A few years ago, I worked with a person who is nine years younger than me, placing her firmly in the Millennial generation. We seemed to get along well, but something kept happening that I found unfriendly and cutthroat: Whenever she found a typo on the Website I managed, she sent an e-mail alerting me of it, while also “ccing” my boss and the head of our department. Since we got along well, I assumed it was just her way of making sure she got credit for finding typos. A more sinister interpretation would be that she was trying to undercut me.
I thought of this former colleague of mine when I saw a study by LinkedIn about Millennial behavior in the workplace compared to other generations. Some 68 percent of Millennials said they would sacrifice a friend for a promotion, while 62 percent of Baby Boomers said they would never consider it. Was my colleague following this pattern of elevating herself at my expense?
Another thing she did that this study says is typical of her generation is try to draw me into conversations about my salary versus hers. I always resisted, realizing what a bad idea this would be—a great way to foster resentment and discomfort, and create problems for our department head. According to the LinkedIn study: Some “67 percent of Millennials are likely to share personal details, including salary, relationships, and family issues with co-workers, compared to only about one-third of Baby Boomers.”
In addition, my former co-worker had the sense of entitlement that is fairly or unfairly ascribed to the Millennial generation. When we were on a walk during lunch one day, she confided to me that she planned to look for a new job in six months because she hadn’t gotten the salary she wanted and didn’t see enough opportunity for fast advancement. She didn’t directly talk about wanting to advance fast, but I got a sense that she wanted what she wanted, and fast.
These qualities are not necessarily a negative thing, if channeled properly. For instance, an aggressive, competitive spirit can make a person into a real go-getter for a company, and can be a good complement to more passive co-workers. The problem arises when the person with these stereotypical Millennial characteristics is not trained to aid, rather than thwart, co-workers and managers. My old friend was not given a sense when she joined the company that we’re all in it together, all working toward the same goal. Instead of understanding the company’s culture as one of camaraderie, she saw competition and a fight for resources. It seems like an onboarding program, or even just an introductory meeting with her manager, explaining that she would be judged by the performance of the group, as well as her own performance, was needed.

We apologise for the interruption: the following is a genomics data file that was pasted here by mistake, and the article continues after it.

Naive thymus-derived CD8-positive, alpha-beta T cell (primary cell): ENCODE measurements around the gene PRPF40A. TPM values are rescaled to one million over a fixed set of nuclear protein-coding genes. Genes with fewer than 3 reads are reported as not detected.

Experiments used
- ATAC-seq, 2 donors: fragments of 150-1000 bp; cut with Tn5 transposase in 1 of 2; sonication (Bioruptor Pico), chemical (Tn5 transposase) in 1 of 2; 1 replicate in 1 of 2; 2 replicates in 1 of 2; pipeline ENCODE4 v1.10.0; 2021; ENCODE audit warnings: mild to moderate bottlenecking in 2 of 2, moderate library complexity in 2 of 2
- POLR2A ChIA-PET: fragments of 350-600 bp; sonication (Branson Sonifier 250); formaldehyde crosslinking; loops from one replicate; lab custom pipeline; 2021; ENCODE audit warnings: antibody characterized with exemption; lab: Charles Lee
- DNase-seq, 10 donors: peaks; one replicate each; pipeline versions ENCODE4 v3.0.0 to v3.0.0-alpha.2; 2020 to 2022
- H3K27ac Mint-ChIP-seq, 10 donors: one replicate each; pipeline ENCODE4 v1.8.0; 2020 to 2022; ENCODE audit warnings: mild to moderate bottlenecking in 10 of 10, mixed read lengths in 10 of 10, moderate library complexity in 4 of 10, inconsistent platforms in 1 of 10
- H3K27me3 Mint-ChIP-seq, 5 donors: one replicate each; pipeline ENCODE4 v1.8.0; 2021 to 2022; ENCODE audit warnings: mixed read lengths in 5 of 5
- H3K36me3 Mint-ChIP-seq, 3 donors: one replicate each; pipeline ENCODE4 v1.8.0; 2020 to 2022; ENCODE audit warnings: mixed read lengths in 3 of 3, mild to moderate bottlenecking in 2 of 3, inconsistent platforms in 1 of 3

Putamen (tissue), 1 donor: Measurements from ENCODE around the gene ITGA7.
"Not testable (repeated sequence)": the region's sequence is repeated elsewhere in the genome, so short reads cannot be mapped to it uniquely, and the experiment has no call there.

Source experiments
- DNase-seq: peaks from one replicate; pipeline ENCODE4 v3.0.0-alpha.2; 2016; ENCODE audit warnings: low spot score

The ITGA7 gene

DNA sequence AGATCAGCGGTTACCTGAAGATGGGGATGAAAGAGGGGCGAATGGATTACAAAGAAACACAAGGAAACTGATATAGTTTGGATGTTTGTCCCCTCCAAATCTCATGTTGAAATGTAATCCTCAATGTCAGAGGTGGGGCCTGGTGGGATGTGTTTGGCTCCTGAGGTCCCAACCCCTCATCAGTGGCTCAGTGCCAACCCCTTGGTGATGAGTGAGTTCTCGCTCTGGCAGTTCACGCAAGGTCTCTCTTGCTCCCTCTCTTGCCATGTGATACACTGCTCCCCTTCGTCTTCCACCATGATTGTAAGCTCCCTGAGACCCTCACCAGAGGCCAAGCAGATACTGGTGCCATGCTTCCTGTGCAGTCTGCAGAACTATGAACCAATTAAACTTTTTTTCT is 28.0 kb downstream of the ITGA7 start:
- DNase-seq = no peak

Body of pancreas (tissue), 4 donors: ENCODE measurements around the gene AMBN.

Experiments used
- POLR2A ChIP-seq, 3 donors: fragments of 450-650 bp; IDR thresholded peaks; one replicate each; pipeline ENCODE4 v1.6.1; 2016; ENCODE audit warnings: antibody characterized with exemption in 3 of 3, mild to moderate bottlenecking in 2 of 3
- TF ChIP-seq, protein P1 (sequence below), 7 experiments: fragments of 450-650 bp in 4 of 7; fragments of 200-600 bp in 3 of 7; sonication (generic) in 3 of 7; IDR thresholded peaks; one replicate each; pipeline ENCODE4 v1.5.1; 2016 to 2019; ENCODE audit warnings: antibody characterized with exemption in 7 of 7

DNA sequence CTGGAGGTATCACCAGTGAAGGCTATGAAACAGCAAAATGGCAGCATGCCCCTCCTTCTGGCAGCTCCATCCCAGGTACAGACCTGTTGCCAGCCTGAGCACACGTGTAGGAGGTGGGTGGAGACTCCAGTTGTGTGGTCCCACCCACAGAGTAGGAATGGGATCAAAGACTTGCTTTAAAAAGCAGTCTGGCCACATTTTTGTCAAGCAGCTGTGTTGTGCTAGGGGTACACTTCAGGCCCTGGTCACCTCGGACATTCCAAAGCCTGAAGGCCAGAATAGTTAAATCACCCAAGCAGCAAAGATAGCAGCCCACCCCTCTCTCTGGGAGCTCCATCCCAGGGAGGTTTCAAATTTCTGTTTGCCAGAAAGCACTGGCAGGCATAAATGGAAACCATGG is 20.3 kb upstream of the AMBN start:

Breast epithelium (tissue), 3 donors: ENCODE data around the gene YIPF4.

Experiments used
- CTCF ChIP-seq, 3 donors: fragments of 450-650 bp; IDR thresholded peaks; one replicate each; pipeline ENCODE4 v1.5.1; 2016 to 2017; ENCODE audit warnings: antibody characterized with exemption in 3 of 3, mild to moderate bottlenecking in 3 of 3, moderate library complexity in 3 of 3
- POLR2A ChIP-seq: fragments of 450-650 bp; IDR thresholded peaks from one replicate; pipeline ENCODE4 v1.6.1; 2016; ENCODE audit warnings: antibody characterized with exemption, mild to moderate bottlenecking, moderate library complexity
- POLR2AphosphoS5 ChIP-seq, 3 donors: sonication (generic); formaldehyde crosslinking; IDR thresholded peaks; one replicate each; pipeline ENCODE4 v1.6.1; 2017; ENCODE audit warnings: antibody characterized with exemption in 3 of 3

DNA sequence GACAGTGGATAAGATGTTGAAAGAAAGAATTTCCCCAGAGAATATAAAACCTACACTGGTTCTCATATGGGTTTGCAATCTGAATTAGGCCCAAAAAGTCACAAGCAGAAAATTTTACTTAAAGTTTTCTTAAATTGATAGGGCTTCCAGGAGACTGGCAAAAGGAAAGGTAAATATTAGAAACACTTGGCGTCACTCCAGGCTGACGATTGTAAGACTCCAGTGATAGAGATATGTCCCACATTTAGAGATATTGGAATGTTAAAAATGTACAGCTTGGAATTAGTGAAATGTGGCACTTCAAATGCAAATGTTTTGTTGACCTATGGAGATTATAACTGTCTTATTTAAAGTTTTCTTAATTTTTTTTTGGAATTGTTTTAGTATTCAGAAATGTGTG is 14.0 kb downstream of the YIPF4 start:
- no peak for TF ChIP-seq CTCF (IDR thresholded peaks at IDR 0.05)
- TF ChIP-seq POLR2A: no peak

She also could have used help with her approach to working with others. After she left, our department head said he heard from a lot of people within the company who said they were glad she was gone. In fact, this inability to work with others in a gracious manner is what led to the end of my friendship with her. One day, out of the blue, she came up to my desk and dropped a paper in front of me. “What is this?” I asked.
“Edit it,” she responded.
This wouldn’t be a good approach for a manager to take, but keep in mind this co-worker was no manager of mine, or anyone else’s. She was a nearly entry-level Marketing department employee. I naturally didn’t take kindly to this. I snapped at her and turned away. She never spoke to me again except when absolutely necessary.
It seems silly, but do you think new employees need to be shown the right and wrong way to interact with co-workers through role-play exercises? I would think these are skills that should be mastered in elementary school as children learn to work and play with classmates, but maybe not.
It amazes me how many people you come across in the workplace who don’t pick up on social and nonverbal cues. They don’t instinctively know the best way to approach and interact with others. It’s unfortunate that it’s necessary, but onboarding programs may need to spell out how cooperative versus how competitive the company expects employees to be with one another, and what constitutes respectful versus dictatorial behavior.
Does your onboarding program include tutorials and/or role-play exercises on how to interact with colleagues and managers? How do you set the tone for workplace relationships?